Pola subsequently started her own company in 1946 with a mill in Philadelphia. She would design her own textiles for these looms, where she would have multicolored wool yarns woven into “blankets” that would be sold to the various designers and exclusively to certain   department stores. The textile workers were very devoted to her and her artistic vision. Adrian and Irene both regularly used Pola Stout woolens in their suits, jackets and capes.


Adrian also loved printed fabrics, some of the prints he painted himself. Florals were always popular, but with Adrian, he had to make his own mark on these too. The beautiful dress advertized below is striking, even more so when one notices the peek-a-boo leaf poking out of the sleeve,


This bodice of an Adrian dress is also characteristic, a beautiful if bold and asymetrical design.


Adrian had been fascinated with Africa and its wildlife since childhood. The tunic below from 1946 shows a leopard skin on a zebra ground .


From his spring 1947 line he used a North African inspiration for his “One thinks of Algerian Streets” shown below.

In 1947 Adrian commissioned surrealist artist Salvador Dali to paint scenes for two fabrics to be used on Adrian outfits. The print below is on a ground of turquoise with rocks in rose and green, the rocks have faces on them.

Adrian’s second “Dali” gown below has a short cape. Adrian added to the face motif by including a separate black face outlined and appliqued at the wearer’s left shoulder (not shown).

The striking silhouette shown below is an Adrian design from 1949. The black velvet suit had a cape embroidered at the shoulder that could also be shaped into different looks.

Adrian’s wit was always appearing in his designs, letting the air out of the pomposity of much of the couture monde. He named every one of his fashion creations, and one can almost see him smiling as he came up with names for his designs: Dinner with a Dash of Gold; Drama in the Tropics; Doctor I See Spots; Fish and Chips: To be Talked About; Complications Set In; Cat Nip.  And nobody but Adrian could be inspired by nuclear bombs to create fashion looks. One of two is shown below, using “blasts” of tulle and taffeta  to form a pannier. The other was called “Atom Smashed” it was a full dress and cape decorated with large gold and black polka dots.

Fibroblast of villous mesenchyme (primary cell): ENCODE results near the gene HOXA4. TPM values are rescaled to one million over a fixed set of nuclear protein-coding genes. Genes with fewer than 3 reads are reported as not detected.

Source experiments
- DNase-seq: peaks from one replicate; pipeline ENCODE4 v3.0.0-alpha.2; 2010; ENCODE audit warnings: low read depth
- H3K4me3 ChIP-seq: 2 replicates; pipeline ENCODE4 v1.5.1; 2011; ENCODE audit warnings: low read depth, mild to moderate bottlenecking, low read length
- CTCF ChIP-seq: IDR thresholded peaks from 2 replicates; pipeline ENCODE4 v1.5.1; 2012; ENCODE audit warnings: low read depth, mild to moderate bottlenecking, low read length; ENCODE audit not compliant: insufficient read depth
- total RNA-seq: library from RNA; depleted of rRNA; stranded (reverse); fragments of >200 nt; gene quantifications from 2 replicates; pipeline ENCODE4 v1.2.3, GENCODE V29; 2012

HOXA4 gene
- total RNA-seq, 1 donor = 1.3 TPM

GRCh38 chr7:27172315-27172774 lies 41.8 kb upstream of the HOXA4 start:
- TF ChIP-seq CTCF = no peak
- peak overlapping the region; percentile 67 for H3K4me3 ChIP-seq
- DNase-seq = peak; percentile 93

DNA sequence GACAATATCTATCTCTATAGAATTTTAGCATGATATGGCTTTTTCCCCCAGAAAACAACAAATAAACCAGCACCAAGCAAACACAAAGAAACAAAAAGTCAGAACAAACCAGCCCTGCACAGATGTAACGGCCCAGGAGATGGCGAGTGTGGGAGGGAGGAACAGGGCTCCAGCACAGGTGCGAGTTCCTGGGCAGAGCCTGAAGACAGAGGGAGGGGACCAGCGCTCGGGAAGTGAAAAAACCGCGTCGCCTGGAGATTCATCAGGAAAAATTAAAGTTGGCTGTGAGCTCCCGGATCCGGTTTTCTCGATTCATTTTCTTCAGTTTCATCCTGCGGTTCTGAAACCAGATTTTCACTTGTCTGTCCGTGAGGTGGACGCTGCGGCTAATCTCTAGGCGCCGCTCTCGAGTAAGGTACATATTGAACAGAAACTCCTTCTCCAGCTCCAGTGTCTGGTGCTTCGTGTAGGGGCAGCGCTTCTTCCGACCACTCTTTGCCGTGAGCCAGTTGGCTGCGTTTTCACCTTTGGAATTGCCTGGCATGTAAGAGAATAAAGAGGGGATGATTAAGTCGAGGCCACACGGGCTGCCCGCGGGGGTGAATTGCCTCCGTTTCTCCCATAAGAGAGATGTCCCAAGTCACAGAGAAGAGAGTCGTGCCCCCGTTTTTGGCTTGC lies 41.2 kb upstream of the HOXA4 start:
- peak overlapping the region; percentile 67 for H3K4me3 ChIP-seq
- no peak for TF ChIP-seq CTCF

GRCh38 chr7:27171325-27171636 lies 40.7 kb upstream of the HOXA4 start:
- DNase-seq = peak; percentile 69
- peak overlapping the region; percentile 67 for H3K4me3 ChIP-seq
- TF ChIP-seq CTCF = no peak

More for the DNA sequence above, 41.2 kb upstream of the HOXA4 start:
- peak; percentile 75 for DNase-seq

Adrian loved stripes. From one of his earliest striped costumes for Greta Garbo in The Single Standard in 1929, he had used stripes in his creations. The outfit below shows a masterful use of stripes in an exotic creation he called “Smallest Pleasures.” Its colors were brick and gold and it featured a sleeved “harem” stole. It was from his fall 1951 collection.


Adrian never ran out of ideas. He drew inspiration from nature and from all around him and from his foreign travels. His health could not keep up, however. He suffered a heart attack on May 1, 1952 while working on his fall 1952 collection. The collection was mostly finished and production continued, but Adrian LTD. would close its business. Adrian had always designed everything alone, and never even used a sketch artist, so he would not take on another designer. Nor would he sell his name to become a coprparate trademark. It is for this reason that Adrian, a name that almost every Western woman recognized, is so little known today.

But for those with a discerning eye, and those who love classic film, “gowns by Adrian” still resonates.


The Adrian collection’s last program for fall 1952, cover designed by Tony Duquette.

Significan collections of Adrian LTD. garments are held at the Museum at FIT in New York and at the Los Angeles County Museum of Art.

An Adrian exhibition was recently held at the Museum at FIT. More information, see their website:



The eighth annual Turner Classic Movies Film Festival and the eighth one I’ve attended was held April 6-9 2017 in Hollywood. Each year has been different, but with the consistency of great classic films shown in the same venues, and with as much of the talent as TCM can gather together, each year is very much the same. True, we have missed the great Robert Osborne as MC the last couple of years. And this year TCM officially paid homage to him after his death just the month prior on March 6. Without irony, and perhaps as Robert would have wanted it, the theme this year was Make em Laugh: Comedy in the Movies.

With only the Classic Pass this year, I missed the Feature Premiere of In the Heat of the Night with Sidney Poitier, Lee Grant, Quincy, Jones and director Norman Jewison in attendance. After spending some time at the Academy’s Mary Pickford Center with Anne Coco I dropped in to the Roosevelt Hotel and the “Club TCM” where  Bruce Goldstein was hosting “So You Think You Know Movies” quiz and team competition. This annual event is fun. On hand to pay homage to Robert Osborne was Diane Baker. his dear friend and Hollywood star. Clips were shown of her co-starring with Joan Crawford in Strait- Jacket.